Flysurfer Peak5 TEST

When it comes to back country snowkiting single skin kites have changed the game. They are super light and together with the 5th line also quite safe. While the 5th line setup is also available for other snowkites, the light weight is really the main advantage of single skin kites, especially when you have to carry your equipment uphill to your favorite snowkite spot. An earlier comparison between the two major competitors (Flysurfer and Ozone) are posted here and here. So how does the new Flysurfer PEAK5 fly in high winds?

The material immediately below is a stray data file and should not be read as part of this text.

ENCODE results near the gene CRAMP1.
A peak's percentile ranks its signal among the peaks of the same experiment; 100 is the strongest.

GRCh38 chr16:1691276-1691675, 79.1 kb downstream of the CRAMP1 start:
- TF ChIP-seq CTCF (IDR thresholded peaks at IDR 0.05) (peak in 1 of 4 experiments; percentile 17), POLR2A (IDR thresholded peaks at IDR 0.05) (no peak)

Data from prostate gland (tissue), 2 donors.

The light weight design of single skin kites comes with some disadvantages, compared to dual skin ram pressure snowkites. One is that they tend to flap, the other is that they can front stall with a collapsing leading edge. The issue of flapping was addressed in iterative design changes. In previous PEAK designs this was addressed by including a hybrid inflating wingtip. A second improvement (starting with PEAK5) was to extend the battens along the entire width of the kite. Both changes significantly reduce any flapping and make the kite super stable in gusty and high winds. In the video above you can see that the flapping is minimal, even when depowered. Conclusion: The PEAK5 really impressed me and was a good investment for my kite lineup 😁.

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